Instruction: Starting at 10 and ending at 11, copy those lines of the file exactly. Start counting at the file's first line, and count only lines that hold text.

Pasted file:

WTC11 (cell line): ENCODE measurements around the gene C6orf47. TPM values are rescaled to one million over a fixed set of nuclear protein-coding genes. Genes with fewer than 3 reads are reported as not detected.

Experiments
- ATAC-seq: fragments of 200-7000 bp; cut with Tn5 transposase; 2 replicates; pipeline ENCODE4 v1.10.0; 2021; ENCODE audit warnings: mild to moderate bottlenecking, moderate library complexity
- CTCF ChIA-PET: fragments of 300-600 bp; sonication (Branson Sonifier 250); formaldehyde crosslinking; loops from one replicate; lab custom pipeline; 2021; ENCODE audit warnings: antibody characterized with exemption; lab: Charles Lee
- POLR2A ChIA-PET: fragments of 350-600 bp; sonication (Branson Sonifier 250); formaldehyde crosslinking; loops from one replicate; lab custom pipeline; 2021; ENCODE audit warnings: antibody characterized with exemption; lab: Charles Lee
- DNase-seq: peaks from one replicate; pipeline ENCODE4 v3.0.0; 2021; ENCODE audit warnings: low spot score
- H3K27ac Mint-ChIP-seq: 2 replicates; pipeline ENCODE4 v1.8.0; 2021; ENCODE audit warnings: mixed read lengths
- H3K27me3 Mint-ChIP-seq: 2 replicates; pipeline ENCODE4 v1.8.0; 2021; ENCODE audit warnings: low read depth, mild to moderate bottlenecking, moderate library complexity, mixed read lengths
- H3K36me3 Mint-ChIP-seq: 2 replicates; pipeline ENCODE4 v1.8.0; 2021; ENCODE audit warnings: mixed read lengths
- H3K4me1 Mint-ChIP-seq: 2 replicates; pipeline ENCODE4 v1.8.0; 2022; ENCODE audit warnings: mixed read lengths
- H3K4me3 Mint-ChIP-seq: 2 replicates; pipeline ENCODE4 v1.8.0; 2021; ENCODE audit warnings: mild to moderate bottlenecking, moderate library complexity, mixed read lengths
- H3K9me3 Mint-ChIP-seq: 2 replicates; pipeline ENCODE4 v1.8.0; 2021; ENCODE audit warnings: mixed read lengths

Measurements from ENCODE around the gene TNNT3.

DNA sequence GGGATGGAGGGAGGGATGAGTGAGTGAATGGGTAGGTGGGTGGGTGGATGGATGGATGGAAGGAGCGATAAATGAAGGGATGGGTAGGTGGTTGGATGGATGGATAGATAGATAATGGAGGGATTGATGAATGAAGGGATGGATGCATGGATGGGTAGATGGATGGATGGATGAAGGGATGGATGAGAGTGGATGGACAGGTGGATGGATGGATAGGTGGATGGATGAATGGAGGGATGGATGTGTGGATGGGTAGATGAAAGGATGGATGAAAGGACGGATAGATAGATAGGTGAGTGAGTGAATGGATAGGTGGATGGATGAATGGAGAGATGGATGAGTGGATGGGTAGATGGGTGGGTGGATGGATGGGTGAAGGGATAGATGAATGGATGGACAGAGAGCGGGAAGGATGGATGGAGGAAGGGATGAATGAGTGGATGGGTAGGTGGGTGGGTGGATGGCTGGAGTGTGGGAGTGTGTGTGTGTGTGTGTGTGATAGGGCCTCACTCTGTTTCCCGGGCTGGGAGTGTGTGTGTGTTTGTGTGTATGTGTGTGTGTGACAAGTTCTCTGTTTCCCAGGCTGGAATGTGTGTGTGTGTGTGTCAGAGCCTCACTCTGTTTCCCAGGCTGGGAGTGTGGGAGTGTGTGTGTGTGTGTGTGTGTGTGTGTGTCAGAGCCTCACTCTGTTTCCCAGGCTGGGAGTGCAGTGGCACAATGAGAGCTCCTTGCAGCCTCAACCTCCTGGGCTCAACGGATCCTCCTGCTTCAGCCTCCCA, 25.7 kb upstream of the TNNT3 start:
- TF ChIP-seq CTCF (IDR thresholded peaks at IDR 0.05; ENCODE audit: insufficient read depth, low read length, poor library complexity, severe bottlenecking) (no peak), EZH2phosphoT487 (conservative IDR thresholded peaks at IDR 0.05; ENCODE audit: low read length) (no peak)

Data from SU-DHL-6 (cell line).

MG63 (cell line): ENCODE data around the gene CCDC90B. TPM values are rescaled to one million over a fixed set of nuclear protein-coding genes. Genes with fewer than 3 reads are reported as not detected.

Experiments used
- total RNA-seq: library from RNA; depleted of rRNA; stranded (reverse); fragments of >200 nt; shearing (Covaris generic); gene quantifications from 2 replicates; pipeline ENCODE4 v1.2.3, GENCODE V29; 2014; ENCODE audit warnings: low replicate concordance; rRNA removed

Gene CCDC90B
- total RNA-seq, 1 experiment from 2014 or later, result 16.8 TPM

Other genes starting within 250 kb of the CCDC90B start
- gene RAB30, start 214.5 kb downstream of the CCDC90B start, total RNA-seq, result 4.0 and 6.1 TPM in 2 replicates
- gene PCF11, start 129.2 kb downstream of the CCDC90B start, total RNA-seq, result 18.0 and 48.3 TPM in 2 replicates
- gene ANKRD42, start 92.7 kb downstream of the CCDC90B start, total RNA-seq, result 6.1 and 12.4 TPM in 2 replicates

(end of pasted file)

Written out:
- H3K4me1 Mint-ChIP-seq: 2 replicates; pipeline ENCODE4 v1.8.0; 2022; ENCODE audit warnings: mixed read lengths
- H3K4me3 Mint-ChIP-seq: 2 replicates; pipeline ENCODE4 v1.8.0; 2021; ENCODE audit warnings: mild to moderate bottlenecking, moderate library complexity, mixed read lengths